Every time I watch “Space Jam,” I make plans to drop out of school to become a basketball star. The euphoria of MJ’s triumph over those pesky green aliens convinces me anything’s possible and anyone can make it big — the same goes for “School of Rock,” “Save the Last Dance,” “Remember the Titans” and countless other preadolescent films. I expected that same feeling of exuberant empowerment when I saw the recent remake of Alan Parker’s hit ’80s film, “Fame.” Instead, I emerged from the theater with the grandiose feeling of “huh?”
This movie, directed by Kevin Tancharoen — a quality filmmaker who started as a dancer in “You Got Served” and went on to create “The Pussycat Dolls Present: The Search for the Next Doll” — spends most of its rambling two hours striving for the feel-good moments and performance-driven highs of “High School Musical.” And admittedly, “Fame” has its moments: As it follows nine(ish) talented teens through four years of high school, the actors and stunt doubles are occasionally allowed to show off their performance skills. But the film’s problem is placement — the most spectacular performances are stuck randomly in the midst of a weak plotline and leave the audience confused. At one point, the gifted high schoolers find themselves in a raucous Halloween “Carn-evil” with outlandish props, extreme choreography and (what seemed to me like) an abundance of ecstasy. It’s like that time Winnie the Pooh had a trippy nightmare about “Heffalumps and Woozles” — an entertaining but unsolicited bout of psychadelia in the midst of a feel-good flick.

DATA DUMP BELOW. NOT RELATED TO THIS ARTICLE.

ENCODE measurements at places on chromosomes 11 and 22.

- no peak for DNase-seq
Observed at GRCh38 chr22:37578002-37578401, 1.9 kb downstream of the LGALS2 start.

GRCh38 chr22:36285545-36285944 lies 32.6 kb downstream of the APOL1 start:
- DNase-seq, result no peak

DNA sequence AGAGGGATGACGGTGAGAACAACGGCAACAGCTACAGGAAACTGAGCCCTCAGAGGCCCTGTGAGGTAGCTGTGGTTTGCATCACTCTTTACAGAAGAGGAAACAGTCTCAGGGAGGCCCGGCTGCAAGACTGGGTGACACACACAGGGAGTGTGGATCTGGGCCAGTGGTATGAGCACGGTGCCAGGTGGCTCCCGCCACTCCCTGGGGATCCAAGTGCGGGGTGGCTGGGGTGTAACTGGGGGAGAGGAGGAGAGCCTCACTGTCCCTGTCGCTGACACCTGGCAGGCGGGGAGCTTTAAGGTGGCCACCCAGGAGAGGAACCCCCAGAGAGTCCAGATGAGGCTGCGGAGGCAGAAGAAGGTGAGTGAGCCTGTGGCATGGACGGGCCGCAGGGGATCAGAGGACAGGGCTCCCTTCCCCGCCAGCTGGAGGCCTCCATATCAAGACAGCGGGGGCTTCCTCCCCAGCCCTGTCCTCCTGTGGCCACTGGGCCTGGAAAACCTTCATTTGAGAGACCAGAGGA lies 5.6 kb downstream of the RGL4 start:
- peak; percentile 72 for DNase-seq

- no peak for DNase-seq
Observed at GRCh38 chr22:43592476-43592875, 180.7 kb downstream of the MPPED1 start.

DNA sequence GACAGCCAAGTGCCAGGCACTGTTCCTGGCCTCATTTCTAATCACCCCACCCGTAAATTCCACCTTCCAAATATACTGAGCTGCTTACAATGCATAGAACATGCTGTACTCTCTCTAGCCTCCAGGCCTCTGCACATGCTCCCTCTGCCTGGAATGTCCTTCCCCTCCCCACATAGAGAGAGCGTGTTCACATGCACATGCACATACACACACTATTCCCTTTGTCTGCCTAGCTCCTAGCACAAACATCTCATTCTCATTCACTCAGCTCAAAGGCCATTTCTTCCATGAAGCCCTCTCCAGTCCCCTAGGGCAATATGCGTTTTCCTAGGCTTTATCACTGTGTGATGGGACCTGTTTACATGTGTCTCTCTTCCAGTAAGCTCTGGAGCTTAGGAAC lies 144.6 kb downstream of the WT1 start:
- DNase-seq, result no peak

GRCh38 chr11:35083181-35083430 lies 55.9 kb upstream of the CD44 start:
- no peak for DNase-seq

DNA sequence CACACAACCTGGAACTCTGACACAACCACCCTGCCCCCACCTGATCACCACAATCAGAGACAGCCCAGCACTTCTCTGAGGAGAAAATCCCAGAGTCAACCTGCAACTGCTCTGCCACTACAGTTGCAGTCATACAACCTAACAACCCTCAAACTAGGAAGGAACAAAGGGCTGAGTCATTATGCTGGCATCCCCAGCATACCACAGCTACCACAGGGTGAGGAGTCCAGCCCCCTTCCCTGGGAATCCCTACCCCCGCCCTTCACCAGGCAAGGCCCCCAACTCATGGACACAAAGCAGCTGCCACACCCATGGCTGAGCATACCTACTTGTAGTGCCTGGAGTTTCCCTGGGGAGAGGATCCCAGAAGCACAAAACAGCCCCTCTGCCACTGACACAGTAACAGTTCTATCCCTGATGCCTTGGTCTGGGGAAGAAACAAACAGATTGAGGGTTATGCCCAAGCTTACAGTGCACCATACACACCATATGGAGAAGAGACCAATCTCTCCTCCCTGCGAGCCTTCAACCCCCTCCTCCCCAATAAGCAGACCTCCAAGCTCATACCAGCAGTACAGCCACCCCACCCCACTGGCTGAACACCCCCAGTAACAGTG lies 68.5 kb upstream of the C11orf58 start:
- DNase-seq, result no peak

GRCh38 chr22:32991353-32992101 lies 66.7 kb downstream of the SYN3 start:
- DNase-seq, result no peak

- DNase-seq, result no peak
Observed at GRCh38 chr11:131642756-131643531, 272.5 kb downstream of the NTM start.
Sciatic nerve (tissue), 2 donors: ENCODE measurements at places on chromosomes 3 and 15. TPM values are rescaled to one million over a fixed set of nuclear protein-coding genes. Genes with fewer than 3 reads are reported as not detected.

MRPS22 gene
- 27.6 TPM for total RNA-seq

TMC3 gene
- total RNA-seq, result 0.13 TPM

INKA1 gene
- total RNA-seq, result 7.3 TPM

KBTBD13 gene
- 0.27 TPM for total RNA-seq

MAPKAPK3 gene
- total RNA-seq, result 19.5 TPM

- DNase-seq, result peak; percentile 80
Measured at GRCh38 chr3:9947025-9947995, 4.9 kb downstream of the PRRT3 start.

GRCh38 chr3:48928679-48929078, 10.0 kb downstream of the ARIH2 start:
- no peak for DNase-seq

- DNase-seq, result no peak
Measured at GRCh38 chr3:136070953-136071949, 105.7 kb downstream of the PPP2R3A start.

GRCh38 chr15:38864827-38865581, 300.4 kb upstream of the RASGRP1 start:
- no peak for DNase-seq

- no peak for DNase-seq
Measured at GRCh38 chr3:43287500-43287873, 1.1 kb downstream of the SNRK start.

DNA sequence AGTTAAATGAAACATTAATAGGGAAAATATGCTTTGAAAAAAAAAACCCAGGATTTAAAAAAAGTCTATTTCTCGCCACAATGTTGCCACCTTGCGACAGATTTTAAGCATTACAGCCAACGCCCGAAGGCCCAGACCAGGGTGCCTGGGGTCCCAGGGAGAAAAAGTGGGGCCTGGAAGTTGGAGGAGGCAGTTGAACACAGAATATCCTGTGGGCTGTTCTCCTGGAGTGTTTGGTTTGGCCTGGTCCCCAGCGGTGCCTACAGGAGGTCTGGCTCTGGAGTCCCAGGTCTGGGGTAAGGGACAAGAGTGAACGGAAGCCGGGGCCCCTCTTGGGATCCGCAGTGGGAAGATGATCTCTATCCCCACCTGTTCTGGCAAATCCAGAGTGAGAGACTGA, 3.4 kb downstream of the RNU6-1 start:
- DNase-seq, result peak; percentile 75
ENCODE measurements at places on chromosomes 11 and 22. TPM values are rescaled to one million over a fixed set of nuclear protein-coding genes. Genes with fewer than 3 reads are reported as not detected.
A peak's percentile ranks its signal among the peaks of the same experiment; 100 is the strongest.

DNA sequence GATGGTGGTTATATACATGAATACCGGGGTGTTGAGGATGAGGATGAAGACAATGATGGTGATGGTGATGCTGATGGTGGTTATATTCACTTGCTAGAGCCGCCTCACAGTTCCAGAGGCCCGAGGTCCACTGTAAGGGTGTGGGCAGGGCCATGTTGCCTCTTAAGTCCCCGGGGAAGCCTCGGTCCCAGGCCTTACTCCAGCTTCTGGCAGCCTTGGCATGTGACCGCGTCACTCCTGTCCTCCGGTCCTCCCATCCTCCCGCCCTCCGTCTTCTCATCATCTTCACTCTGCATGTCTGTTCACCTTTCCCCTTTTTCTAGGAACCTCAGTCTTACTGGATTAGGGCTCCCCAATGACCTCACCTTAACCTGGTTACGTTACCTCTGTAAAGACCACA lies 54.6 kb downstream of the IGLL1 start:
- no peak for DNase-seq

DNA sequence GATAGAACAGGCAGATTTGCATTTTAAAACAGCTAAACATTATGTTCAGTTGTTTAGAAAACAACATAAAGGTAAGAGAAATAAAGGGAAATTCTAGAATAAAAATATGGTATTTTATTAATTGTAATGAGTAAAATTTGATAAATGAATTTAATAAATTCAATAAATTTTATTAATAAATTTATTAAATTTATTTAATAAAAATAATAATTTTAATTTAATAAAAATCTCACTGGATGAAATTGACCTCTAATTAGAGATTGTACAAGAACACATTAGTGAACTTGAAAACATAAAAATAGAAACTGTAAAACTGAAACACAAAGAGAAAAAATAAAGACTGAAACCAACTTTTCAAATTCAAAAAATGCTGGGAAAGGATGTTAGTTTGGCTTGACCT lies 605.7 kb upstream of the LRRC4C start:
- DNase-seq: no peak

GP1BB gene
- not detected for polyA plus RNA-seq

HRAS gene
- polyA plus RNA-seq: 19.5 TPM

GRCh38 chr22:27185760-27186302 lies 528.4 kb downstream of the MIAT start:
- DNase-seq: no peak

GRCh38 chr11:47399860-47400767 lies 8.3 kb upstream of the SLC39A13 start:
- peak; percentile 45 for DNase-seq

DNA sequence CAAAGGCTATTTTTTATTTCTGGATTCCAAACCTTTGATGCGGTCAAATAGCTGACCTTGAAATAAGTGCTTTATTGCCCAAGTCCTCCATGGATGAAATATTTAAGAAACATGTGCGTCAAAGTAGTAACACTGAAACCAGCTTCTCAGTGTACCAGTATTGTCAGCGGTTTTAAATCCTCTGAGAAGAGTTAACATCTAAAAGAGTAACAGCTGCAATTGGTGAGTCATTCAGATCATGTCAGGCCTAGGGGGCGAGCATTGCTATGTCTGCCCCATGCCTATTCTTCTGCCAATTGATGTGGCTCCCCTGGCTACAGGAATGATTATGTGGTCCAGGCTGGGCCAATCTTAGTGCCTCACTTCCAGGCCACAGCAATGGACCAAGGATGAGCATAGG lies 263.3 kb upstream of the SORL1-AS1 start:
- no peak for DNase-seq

The movie’s plotline finds itself in limbo between a Disney Channel original movie and the 1980 version on which it is (loosely) based. Where the old version addressed issues from homosexuality to racism to child abuse, the new “Fame” limits itself to troubled relationships and mild parent problems. But with the shiny PG rating comes complete emotional impotence: I was neither excited when the beautiful blond dancer hit it big nor frightened when the not-so-talented ballerina headed for an oncoming subway train. Maybe it’s because the plot tried to follow too many characters, or maybe it’s because the characters couldn’t cuss or face real world issues, but in any case, the film’s drama doesn’t hold much appeal for anyone over the age of 13.
After “Airbud,” I shot ,1000 baskets in my front yard. After “Save the Last Dance,” I practiced pirouettes for hours. And after “Sister Act,” I belted gospel for months. But after “Fame,” the only thing I was inspired to do was get my money back. If success is synonymous with conformity and a few minutes of unappreciated talent, then fuck fame.